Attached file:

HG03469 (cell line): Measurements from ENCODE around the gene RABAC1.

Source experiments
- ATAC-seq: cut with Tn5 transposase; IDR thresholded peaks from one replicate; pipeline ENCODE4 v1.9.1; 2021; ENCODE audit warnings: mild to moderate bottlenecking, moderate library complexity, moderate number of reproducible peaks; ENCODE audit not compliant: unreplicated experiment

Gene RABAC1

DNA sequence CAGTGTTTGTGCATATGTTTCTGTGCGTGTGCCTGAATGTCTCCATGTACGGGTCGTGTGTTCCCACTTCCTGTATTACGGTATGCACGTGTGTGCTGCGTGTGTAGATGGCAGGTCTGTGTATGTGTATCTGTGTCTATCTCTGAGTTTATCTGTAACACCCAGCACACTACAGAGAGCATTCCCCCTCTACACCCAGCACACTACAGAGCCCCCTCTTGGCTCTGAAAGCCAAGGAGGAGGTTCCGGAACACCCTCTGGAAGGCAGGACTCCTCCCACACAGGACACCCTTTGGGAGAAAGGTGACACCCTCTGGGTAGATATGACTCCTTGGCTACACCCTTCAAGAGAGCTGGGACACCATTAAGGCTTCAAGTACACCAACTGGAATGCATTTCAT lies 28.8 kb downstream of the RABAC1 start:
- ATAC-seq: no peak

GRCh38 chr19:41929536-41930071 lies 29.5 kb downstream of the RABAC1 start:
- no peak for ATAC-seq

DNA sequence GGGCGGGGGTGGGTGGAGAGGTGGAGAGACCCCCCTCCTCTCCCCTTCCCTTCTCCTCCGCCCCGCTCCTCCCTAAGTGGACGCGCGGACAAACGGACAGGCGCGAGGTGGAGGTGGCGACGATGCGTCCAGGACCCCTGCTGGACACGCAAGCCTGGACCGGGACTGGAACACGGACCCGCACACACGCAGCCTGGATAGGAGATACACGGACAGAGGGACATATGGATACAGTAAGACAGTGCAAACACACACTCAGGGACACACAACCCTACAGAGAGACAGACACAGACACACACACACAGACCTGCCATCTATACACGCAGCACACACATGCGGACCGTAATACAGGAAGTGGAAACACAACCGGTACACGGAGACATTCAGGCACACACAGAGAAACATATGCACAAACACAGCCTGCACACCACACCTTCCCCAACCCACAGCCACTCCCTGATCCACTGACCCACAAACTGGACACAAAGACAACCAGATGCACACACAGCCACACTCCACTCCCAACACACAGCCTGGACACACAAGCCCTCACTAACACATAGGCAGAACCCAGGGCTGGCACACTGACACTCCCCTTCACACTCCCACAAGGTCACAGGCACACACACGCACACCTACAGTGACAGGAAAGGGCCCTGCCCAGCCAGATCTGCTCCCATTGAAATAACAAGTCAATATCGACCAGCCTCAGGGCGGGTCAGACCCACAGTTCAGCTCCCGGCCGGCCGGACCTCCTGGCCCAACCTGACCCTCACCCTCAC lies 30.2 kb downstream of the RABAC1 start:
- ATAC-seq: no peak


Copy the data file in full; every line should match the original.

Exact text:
HG03469 (cell line): Measurements from ENCODE around the gene RABAC1.

Source experiments
- ATAC-seq: cut with Tn5 transposase; IDR thresholded peaks from one replicate; pipeline ENCODE4 v1.9.1; 2021; ENCODE audit warnings: mild to moderate bottlenecking, moderate library complexity, moderate number of reproducible peaks; ENCODE audit not compliant: unreplicated experiment

Gene RABAC1

DNA sequence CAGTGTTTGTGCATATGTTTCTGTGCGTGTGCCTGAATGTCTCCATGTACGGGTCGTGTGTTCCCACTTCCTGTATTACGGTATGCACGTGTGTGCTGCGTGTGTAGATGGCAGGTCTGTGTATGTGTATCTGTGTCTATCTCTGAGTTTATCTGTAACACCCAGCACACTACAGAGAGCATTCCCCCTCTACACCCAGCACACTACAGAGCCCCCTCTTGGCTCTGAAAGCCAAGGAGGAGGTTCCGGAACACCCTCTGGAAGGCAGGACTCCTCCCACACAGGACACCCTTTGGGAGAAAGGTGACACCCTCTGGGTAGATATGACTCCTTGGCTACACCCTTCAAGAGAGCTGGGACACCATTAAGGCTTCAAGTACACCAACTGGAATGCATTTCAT lies 28.8 kb downstream of the RABAC1 start:
- ATAC-seq: no peak

GRCh38 chr19:41929536-41930071 lies 29.5 kb downstream of the RABAC1 start:
- no peak for ATAC-seq

DNA sequence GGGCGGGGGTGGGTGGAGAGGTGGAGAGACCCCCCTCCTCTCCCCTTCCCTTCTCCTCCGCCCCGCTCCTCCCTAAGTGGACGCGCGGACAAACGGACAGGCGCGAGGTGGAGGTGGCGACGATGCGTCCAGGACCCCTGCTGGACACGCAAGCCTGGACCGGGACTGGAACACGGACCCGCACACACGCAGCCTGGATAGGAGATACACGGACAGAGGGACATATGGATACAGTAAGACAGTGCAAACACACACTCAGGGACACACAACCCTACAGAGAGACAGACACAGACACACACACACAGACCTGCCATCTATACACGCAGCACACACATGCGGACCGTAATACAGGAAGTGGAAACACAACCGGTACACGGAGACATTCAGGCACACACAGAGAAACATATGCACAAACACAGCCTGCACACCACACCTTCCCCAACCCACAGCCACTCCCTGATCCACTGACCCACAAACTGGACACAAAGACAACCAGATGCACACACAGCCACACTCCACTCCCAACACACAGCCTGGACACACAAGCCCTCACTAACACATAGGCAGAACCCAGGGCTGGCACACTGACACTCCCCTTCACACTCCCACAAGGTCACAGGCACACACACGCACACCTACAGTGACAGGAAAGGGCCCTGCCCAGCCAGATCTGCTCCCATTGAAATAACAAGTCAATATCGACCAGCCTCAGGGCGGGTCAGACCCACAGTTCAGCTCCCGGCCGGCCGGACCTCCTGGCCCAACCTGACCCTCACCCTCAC lies 30.2 kb downstream of the RABAC1 start:
- ATAC-seq: no peak